One reason for the disproportionately higher death rate from breast cancer among Black women is the occurrence of two aggressive breast cancers in African American women under age 40

Triple-Negative Breast Cancer

Triple-negative breast cancer (TNBC) accounts for about 10% to 15% of all breast cancers. The term triple-negative breast cancer refers to the fact that the cancer cells don’t have estrogen or progesterone receptors (ER or PR) and also don’t make any or too much of the protein called HER2. (The cells test “negative” on all 3 tests.) These cancers tend to be more common in women younger than age 40, who are Black, or who have a BRCA1 mutation.

TNBC differs from other types of invasive breast cancer in that it tends to grow and spread faster, has fewer treatment options, is more likely to have spread at the time it’s found, and is more likely to come back after treatment than other types of breast cancer. The outlook is generally not as good as it is for other types of breast cancer.

Treating Triple-Negative Breast Cancer

Popular hormone therapy or targeted HER2 drugs don’t work on this type of cancer. These treatments work well on cancer cells that have estrogen or progesterone receptors or enough of the HER2 protein, all of which triple-negative breast cancer doesn’t present with.  Because these therapies don’t work, chemotherapy is often used for women with triple-negative breast cancer.

Inflammatory Breast Cancer

Inflammatory breast cancer (IBC) is rare and accounts for only 1% to 5% of all breast cancers. Although it is a type of invasive ductal carcinoma, its symptoms, outlook and treatment are different. IBC causes symptoms of breast inflammation like swelling and redness, which is caused by cancer cells blocking lymph vessels in the skin causing the breast to look “inflamed.”

Inflammatory breast cancer (IBC) differs from other types of breast cancer in many ways:

IBC doesn’t look like typical breast cancer. It often does not cause a breast lump, and it might not show up on a mammogram. This makes it harder to diagnose.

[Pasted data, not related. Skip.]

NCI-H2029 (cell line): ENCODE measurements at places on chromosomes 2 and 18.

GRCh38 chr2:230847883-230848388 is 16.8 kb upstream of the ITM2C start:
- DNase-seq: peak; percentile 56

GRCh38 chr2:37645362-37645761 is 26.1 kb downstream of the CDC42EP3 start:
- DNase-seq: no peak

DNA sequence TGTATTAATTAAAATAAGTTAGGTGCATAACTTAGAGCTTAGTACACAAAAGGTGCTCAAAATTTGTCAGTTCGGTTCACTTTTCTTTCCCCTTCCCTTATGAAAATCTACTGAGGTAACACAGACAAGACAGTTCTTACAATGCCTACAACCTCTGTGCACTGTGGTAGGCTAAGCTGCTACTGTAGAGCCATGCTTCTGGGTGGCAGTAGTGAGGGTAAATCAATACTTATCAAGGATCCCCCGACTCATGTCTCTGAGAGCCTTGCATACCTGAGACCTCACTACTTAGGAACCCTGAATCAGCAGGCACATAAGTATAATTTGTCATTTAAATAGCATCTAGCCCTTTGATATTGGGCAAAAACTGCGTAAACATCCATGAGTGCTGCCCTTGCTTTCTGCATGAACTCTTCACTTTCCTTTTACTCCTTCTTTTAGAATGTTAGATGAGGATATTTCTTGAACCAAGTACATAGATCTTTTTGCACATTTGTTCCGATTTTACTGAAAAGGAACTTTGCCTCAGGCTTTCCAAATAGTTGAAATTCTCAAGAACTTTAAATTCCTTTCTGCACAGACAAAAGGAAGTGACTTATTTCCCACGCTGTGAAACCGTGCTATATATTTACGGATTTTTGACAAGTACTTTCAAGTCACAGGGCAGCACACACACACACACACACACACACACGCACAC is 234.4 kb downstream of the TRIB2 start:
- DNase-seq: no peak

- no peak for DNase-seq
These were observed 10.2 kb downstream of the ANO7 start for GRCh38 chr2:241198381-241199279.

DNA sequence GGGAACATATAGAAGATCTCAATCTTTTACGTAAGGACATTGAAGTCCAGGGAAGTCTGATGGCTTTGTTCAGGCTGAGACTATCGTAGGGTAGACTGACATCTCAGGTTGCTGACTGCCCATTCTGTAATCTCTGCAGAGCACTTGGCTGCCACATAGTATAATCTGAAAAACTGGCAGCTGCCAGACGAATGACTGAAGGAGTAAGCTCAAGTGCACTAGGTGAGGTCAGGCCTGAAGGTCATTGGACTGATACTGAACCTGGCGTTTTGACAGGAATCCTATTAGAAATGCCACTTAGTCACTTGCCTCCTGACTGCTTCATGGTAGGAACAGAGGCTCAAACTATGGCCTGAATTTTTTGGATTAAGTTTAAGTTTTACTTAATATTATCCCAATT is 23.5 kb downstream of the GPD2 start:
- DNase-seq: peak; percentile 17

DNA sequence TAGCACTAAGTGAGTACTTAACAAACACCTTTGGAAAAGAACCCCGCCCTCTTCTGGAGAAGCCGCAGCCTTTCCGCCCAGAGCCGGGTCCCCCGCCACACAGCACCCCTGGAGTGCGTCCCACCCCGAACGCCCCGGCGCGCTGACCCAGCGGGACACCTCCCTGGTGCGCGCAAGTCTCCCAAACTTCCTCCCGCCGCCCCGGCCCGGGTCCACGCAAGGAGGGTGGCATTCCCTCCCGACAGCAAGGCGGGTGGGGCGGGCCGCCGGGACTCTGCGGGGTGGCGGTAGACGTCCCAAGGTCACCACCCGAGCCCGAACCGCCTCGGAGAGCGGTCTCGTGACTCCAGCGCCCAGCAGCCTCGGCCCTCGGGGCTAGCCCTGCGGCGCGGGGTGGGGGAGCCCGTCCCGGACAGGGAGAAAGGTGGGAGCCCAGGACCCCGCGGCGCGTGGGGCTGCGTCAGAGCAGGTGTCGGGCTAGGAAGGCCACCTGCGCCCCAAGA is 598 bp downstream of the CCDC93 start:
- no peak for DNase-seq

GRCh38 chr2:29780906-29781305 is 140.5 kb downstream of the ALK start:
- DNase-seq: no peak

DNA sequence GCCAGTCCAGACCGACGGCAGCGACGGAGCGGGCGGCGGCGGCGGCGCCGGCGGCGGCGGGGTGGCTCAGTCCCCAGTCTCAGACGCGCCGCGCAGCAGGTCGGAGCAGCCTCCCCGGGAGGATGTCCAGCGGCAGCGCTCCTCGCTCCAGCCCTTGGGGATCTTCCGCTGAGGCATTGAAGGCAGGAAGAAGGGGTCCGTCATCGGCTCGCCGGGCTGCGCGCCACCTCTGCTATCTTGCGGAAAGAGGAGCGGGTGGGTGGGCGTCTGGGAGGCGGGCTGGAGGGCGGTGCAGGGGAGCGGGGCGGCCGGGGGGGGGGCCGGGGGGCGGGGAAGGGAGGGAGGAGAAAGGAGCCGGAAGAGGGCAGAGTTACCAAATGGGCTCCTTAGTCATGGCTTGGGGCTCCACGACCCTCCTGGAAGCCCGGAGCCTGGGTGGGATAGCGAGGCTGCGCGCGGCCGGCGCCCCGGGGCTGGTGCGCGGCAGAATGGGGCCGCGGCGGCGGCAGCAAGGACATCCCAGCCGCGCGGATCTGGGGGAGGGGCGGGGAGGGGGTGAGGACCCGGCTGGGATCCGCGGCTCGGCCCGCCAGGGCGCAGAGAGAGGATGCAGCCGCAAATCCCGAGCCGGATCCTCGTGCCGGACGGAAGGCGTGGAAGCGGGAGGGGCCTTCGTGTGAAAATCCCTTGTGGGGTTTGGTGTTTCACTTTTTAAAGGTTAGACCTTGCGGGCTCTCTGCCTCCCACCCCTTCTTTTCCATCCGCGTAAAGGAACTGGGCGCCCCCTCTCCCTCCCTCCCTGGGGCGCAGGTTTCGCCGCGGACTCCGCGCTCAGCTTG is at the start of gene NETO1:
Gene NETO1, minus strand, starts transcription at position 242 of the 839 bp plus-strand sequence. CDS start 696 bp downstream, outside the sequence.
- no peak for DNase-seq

IBC tends to occur in younger women (younger than age 40).

Black women appear to develop IBC more often than White women.

IBC is more common among women who are overweight or obese.

IBC tends to be more aggressive — it grows and spreads much more quickly — than more common types of breast cancer.

IBC is always at a locally advanced stage when it’s first diagnosed because the breast cancer cells have grown into the skin. (This means it is at least stage III.)

In about 1 of every 3 cases, IBC has already spread (metastasized) to distant parts of the body when it is diagnosed. This makes it harder to treat successfully.

Signs & Symptoms of Inflammatory Breast Cancer

Inflammatory breast cancer causes a number of signs and symptoms, most of which develop quickly (within three to six months), including:

Swelling of the skin of the breast

Redness involving more than one-third of the breast

Pitting or thickening of the skin of the breast so that it may look and feel like an orange peel

A retracted or inverted nipple

One breast looking larger than the other because of swelling

One breast feeling warmer and heavier than the other

A breast that may be tender, painful or itchy

Swelling of the lymph nodes under the arms or near the collarbone

If you have any of these symptoms, it does not mean that you have IBC, but you should see a doctor right away. Tenderness, redness, warmth, and itching are also common symptoms of a breast infection or inflammation, such as mastitis if you’re pregnant or breastfeeding. 

Because these problems are much more common than IBC, your doctor might suspect infection at first as a cause and treat you with antibiotics.

If the antibiotics don’t work in 7 to 10 days, make sure to get back with your doctor quickly.  

Source: American Cancer Society